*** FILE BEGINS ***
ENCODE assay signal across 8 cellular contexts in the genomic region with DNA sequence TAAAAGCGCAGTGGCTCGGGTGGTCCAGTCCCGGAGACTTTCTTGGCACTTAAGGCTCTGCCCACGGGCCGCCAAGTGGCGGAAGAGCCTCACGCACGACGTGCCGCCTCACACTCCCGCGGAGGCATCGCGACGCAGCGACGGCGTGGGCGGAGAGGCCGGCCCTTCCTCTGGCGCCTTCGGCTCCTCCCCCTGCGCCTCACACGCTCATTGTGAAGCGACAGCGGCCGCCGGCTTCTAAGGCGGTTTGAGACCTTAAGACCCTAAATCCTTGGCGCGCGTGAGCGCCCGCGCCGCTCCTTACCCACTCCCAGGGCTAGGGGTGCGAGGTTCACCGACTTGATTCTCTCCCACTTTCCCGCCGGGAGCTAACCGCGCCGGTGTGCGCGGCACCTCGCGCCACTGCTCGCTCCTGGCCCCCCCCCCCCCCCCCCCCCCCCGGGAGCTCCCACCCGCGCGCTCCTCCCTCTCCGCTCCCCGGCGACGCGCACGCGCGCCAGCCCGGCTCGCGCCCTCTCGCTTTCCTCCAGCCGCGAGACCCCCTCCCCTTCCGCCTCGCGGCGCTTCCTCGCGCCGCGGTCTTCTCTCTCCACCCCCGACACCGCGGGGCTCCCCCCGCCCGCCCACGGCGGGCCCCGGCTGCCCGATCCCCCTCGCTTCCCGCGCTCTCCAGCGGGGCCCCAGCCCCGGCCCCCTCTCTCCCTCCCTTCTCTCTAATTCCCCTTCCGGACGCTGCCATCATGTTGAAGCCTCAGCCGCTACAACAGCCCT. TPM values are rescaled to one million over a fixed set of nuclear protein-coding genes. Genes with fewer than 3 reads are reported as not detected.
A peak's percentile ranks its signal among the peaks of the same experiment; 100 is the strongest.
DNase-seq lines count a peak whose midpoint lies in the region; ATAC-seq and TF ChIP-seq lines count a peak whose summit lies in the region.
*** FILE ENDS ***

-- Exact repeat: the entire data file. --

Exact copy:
ENCODE assay signal across 8 cellular contexts in the genomic region with DNA sequence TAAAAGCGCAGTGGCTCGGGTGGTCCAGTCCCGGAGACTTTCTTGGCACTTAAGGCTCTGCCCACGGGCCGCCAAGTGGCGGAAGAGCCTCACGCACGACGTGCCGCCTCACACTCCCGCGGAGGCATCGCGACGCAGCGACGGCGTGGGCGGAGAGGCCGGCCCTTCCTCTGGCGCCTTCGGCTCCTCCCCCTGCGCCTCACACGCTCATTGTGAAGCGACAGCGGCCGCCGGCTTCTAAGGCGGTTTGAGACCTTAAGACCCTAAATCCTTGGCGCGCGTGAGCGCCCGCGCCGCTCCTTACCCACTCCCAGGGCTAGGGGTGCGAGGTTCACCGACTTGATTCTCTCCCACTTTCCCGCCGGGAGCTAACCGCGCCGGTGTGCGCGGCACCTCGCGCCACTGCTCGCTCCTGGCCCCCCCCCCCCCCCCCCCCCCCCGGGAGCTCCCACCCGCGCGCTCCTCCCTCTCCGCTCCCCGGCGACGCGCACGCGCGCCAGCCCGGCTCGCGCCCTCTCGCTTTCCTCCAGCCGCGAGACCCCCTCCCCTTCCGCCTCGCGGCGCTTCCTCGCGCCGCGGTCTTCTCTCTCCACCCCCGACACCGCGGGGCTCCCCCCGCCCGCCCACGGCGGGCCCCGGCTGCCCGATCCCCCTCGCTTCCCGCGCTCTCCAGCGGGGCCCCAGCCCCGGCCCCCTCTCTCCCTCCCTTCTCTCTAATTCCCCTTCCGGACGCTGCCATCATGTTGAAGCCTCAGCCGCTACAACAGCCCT. TPM values are rescaled to one million over a fixed set of nuclear protein-coding genes. Genes with fewer than 3 reads are reported as not detected.
A peak's percentile ranks its signal among the peaks of the same experiment; 100 is the strongest.
DNase-seq lines count a peak whose midpoint lies in the region; ATAC-seq and TF ChIP-seq lines count a peak whose summit lies in the region.